Writers in Hollywood Authorize Unions to Strike

LOS ANGELES (CN) – Over 96 percent of the Writers Guild of America on Monday authorized the union to call a strike, to give it more bargaining power as it negotiates with film and television studios for raises and larger payments to their health plan.

Current active members of the Writers Guild of America West and Writers Guild of America East authorized the strike with in-person voting that started April 18. Online voting ended Monday at noon. Members cast 6,310 ballots.

The vote authorization does not necessarily mean the unions will strike. Instead, it gives union leaders the power to declare a strike on its members’ behalf. Writers could stop work on film and television projects if the unions’ boards cannot reach a satisfactory deal with the studios by May 1.

A strike would throw network television schedules into disarray. The last writers’ strike in 2007 lasted 100 days, forcing networks to take their late-night shows off air and fill their schedules with reruns.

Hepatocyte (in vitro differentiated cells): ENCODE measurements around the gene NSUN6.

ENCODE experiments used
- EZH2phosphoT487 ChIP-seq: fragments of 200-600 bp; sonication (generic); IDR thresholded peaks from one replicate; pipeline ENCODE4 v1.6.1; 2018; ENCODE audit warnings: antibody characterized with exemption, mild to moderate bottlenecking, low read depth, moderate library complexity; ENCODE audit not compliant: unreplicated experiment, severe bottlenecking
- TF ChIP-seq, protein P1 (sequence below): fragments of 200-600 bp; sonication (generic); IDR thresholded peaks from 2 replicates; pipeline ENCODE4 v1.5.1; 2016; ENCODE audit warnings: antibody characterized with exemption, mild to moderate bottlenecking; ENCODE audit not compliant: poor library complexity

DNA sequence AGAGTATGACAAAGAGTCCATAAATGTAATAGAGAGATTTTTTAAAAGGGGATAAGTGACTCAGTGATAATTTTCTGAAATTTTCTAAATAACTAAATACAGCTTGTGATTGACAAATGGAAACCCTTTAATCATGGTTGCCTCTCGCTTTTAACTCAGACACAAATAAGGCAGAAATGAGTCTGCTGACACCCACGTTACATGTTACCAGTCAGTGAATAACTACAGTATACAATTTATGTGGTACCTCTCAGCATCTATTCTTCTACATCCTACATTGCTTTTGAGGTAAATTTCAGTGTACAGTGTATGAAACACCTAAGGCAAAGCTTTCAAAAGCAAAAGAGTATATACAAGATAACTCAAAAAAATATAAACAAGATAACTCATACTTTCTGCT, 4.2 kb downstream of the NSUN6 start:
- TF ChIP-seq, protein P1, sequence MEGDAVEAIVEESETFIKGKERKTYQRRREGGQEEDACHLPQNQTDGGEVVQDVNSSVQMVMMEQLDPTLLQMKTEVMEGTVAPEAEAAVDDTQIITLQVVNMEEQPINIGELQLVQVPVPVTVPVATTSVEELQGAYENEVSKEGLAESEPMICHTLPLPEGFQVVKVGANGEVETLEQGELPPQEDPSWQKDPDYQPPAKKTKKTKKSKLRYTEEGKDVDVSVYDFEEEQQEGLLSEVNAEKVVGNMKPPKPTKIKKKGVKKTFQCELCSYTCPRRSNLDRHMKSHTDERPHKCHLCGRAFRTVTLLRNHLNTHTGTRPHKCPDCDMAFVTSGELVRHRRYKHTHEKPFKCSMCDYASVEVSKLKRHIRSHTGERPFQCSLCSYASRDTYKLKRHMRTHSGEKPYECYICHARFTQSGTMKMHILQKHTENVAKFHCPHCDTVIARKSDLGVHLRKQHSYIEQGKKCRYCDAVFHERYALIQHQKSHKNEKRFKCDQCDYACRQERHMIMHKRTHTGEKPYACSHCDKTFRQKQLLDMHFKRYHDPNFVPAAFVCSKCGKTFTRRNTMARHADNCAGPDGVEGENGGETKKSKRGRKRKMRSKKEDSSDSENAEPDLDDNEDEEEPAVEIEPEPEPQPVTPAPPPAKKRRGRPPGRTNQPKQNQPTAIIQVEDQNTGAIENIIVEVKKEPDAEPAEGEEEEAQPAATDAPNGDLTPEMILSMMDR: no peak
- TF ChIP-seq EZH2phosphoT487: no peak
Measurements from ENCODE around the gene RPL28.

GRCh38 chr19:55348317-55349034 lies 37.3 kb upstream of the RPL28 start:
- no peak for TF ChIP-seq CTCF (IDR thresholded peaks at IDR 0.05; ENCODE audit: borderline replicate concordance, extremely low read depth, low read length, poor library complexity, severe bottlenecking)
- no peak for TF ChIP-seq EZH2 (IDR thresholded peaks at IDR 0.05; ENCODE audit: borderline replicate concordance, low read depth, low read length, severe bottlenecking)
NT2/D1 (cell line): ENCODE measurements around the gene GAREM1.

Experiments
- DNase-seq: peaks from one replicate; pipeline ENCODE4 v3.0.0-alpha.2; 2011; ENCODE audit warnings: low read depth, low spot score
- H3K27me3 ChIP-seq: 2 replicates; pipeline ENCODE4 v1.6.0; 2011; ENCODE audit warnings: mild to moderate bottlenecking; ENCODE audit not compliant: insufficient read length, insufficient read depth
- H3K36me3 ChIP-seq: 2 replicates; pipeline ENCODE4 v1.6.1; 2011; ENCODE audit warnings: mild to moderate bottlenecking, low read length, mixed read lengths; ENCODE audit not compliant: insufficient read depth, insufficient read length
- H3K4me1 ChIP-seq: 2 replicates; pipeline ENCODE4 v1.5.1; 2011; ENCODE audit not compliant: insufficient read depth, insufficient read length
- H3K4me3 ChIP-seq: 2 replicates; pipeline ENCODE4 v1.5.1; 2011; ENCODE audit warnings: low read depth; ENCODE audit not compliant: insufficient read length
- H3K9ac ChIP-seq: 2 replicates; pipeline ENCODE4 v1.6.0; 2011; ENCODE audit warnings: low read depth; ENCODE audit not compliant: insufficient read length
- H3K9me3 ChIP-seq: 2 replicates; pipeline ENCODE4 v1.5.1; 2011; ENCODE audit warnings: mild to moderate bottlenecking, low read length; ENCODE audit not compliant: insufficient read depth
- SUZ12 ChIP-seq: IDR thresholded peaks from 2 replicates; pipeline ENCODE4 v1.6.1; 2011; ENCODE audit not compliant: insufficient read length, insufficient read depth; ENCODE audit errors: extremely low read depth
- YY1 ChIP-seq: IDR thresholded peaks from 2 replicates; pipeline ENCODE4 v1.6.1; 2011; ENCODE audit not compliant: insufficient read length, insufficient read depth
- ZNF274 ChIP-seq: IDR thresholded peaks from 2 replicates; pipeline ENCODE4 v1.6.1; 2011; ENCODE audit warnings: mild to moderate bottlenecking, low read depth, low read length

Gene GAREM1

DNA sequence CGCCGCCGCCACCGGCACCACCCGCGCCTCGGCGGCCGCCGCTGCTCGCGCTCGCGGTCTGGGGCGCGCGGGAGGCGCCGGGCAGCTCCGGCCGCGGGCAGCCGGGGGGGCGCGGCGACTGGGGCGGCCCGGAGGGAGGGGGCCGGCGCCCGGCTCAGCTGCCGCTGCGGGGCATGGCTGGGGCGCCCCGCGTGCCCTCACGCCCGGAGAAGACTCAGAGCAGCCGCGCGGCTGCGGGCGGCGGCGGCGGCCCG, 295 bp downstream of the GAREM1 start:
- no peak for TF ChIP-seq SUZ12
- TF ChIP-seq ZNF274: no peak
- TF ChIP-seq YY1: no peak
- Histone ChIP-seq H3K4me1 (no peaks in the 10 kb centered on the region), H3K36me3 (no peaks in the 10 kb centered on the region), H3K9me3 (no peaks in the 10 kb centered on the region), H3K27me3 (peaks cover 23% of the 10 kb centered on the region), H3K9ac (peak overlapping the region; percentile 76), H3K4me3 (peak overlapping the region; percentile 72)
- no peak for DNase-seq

That strike also caused delays to scripted comedy and drama.

By some estimates, the last impasse cost Los Angeles $2.5 billion in losses.

The two unions are expected to resume contract negotiations with the Alliance of Motion Picture and Television Producers on Tuesday.  The trade association represents the interests of more than 350 film and television companies in contract negotiations with the unions.

In a statement, the alliance noted the last strike “hurt everyone” and said the negotiations would continue.

“Writers lost more than $287 million in compensation that was never recovered, deals were cancelled, and many writers took out strike loans to make ends meet. We remain focused on our objective of reaching a deal with the WGA at the bargaining table when the guild returns on April 25,” the alliance said.


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